MLH

To Mary Leigh with the Blue Eyes

North Carolina native Clyde Edgerton has published ten novels, a book of advice, and a memoir.

North Carolina’s Clyde Edgerton has published ten novels, three of them made into movies, a book of advice, and a memoir.

“The fiction of good storytellers can get at some of the barren heartache and injustice behind those old Jim Crow stories as well as the brand new Jim Crow stories of massacres and ‘legal homicides’ showing up in our newspapers at the beginning of another century, the twenty-first. Travel back a hundred years or so in Ross Howell Jr.’s literary page-turner, Forsaken, and see as if we are there—through a young reporter’s eyes—how we struggle as human beings to wean ourselves from bigotry.”

—Clyde Edgerton, author of The Night Train 

Truth is, my wife Mary Leigh was smitten with Clyde Edgerton.

A public relations professional and my novel’s pro bono publicist, Mary Leigh was a hotshot PR exec in her footloose, fancy-free days. I’m told Clyde at the time was on the market, too, recently divorced.

Mary Leigh is a huge fan. How huge? Well, when I met her, she asked me what Edgerton novels I’d read.

The Floatplane Notebooks,” I replied. She was dismayed.

“You’ve never read Raney?” she asked, incredulous. She bought me a copy, and with it provided instructions on the sequence in which to read subsequent Edgerton works after I’d finished.

Her girlfriends were aware of Mary Leigh’s admiration for Clyde. One, who ran programming at the Margaret Mitchell House in Atlanta, where Clyde was speaking, scored a copy of Lunch at the Piccadilly as a surprise gift for her.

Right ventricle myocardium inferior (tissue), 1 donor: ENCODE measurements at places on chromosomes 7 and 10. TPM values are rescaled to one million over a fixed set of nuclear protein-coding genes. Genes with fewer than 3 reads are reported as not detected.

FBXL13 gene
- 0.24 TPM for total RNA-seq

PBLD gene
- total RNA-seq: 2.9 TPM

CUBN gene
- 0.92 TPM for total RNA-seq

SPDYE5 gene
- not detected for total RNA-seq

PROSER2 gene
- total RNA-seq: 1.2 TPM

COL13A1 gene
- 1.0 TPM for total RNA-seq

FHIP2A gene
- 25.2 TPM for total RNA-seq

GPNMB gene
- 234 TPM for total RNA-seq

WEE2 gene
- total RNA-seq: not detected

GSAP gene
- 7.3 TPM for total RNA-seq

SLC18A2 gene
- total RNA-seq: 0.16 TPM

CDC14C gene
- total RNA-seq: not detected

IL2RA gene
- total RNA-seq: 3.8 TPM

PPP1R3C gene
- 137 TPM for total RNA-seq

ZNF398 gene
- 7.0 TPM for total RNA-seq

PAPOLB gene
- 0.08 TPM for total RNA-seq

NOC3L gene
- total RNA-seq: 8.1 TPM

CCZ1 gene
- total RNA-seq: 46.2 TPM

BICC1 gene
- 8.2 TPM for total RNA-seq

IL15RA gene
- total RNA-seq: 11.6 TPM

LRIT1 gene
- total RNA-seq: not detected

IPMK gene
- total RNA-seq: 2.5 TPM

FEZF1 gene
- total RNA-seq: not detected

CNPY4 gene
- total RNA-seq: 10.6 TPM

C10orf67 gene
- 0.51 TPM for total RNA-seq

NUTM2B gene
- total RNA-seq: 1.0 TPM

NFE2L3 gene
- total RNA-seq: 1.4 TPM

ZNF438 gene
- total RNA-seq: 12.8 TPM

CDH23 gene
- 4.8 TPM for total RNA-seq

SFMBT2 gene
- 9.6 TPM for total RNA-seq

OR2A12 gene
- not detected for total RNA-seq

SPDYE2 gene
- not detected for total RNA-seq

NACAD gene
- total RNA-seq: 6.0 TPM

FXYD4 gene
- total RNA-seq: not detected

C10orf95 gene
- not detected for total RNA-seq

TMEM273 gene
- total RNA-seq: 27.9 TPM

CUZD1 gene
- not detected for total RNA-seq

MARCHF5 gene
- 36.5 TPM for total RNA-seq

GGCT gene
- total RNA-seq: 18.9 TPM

“How shall I inscribe it?” Clyde asked.

“Write, ‘To Mary Leigh with the blue eyes,’” her girlfriend said.

The humorist came out.

“What if I added, ‘– I’ll never forget that weekend we had in Key West’?” Clyde asked.

“Even better,” said Mary Leigh’s girlfriend.

And that’s what Clyde wrote.

Mary Leigh invoked the inscription when she got in touch with him about my forthcoming novel. Clyde remembered the tale, and was gracious enough to read my book.

Fortunately for me, Mary Leigh and Clyde never met. When I see the twinkle in her eyes as she recounts the inscription story, I count my lucky stars that’s so.

Thank you, Clyde. I’m forever grateful for your kind words about Forsaken.

Ten novels—three of them made into movies—a book of advice, and a memoir. And you’re a private pilot.

I don’t mind you being so accomplished.

But do you have to be so handsome, too?

 

 

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